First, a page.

Pro Tip: The teahouse is seasonal, and we actually were a little nervous that it had already closed because of the snow while we were there. Bring layers especially if you are hiking in the beginning or end of the season. (June or September) Also, its cash only once you get to the teahouse.

Once we got down we headed straight over to the Lake Louise Canoes. Being in the travel industry, I have been wanting to visit Lake Louise for years, and canoeing was high up on my to-do list for this bucket list location. You can choose to take a canoe out for 30 minutes and only go to the center of the lake or go out for a full hour and go all the way across the lake. We chose the latter.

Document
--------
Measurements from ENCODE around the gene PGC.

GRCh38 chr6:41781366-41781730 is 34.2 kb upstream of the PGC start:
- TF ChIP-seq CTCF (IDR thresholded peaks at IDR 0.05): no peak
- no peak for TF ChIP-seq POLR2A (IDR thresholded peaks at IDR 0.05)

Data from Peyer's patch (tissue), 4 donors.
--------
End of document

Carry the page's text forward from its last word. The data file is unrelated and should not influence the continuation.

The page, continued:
The next day we headed over to Moraine Lake which is an absolute must see if you’re visiting this area. Rockpile trail, which is more like a leisurely walk, brings you to high up, panoramic views of the lake which are just stunning. Just like Lake Louise, Moraine Lake is made of glacier water, so the water is the most amazing pure blue you will ever see, and the higher you are, the more the blue stands out.

We took the park ranger’s recommendation and did the hike to Consolation Lakes. This hike took us only about an hour and a half and was about 3 and a half miles round trip. Much easier than the Lake Agnes hike, there is really only one section that was a steady incline. The rest is pretty flat and easy, but once you get to the Lakes, make sure you have on the right shoes. I didn’t and I couldn’t climb over all of the boulders that separate the trail from the views of the lake.